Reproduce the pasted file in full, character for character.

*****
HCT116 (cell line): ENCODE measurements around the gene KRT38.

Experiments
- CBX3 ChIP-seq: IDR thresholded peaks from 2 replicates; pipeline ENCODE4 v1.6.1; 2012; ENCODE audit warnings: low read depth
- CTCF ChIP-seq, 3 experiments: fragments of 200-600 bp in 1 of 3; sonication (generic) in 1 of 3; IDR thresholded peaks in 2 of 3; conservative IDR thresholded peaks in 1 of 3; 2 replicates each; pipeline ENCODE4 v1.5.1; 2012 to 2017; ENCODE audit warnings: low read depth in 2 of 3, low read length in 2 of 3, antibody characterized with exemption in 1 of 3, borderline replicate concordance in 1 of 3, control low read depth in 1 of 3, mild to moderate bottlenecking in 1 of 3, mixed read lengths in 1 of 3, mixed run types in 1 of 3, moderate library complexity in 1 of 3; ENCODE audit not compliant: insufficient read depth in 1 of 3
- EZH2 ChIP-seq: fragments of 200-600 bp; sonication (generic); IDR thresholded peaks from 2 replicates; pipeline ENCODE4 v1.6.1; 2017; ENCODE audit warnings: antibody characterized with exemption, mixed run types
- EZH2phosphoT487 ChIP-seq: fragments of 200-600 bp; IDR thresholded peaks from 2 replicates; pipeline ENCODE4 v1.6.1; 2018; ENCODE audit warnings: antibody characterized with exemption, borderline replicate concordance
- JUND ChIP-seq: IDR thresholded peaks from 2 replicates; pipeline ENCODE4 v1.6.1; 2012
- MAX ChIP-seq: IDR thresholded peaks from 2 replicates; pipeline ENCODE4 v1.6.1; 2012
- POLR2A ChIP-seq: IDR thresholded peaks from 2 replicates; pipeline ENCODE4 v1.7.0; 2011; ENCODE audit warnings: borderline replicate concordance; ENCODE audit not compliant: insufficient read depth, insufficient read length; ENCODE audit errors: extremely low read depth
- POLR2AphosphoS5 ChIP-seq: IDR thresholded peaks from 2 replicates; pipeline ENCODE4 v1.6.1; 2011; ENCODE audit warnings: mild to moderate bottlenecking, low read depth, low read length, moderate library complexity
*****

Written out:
HCT116 (cell line): ENCODE measurements around the gene KRT38.

Experiments
- CBX3 ChIP-seq: IDR thresholded peaks from 2 replicates; pipeline ENCODE4 v1.6.1; 2012; ENCODE audit warnings: low read depth
- CTCF ChIP-seq, 3 experiments: fragments of 200-600 bp in 1 of 3; sonication (generic) in 1 of 3; IDR thresholded peaks in 2 of 3; conservative IDR thresholded peaks in 1 of 3; 2 replicates each; pipeline ENCODE4 v1.5.1; 2012 to 2017; ENCODE audit warnings: low read depth in 2 of 3, low read length in 2 of 3, antibody characterized with exemption in 1 of 3, borderline replicate concordance in 1 of 3, control low read depth in 1 of 3, mild to moderate bottlenecking in 1 of 3, mixed read lengths in 1 of 3, mixed run types in 1 of 3, moderate library complexity in 1 of 3; ENCODE audit not compliant: insufficient read depth in 1 of 3
- EZH2 ChIP-seq: fragments of 200-600 bp; sonication (generic); IDR thresholded peaks from 2 replicates; pipeline ENCODE4 v1.6.1; 2017; ENCODE audit warnings: antibody characterized with exemption, mixed run types
- EZH2phosphoT487 ChIP-seq: fragments of 200-600 bp; IDR thresholded peaks from 2 replicates; pipeline ENCODE4 v1.6.1; 2018; ENCODE audit warnings: antibody characterized with exemption, borderline replicate concordance
- JUND ChIP-seq: IDR thresholded peaks from 2 replicates; pipeline ENCODE4 v1.6.1; 2012
- MAX ChIP-seq: IDR thresholded peaks from 2 replicates; pipeline ENCODE4 v1.6.1; 2012
- POLR2A ChIP-seq: IDR thresholded peaks from 2 replicates; pipeline ENCODE4 v1.7.0; 2011; ENCODE audit warnings: borderline replicate concordance; ENCODE audit not compliant: insufficient read depth, insufficient read length; ENCODE audit errors: extremely low read depth
- POLR2AphosphoS5 ChIP-seq: IDR thresholded peaks from 2 replicates; pipeline ENCODE4 v1.6.1; 2011; ENCODE audit warnings: mild to moderate bottlenecking, low read depth, low read length, moderate library complexity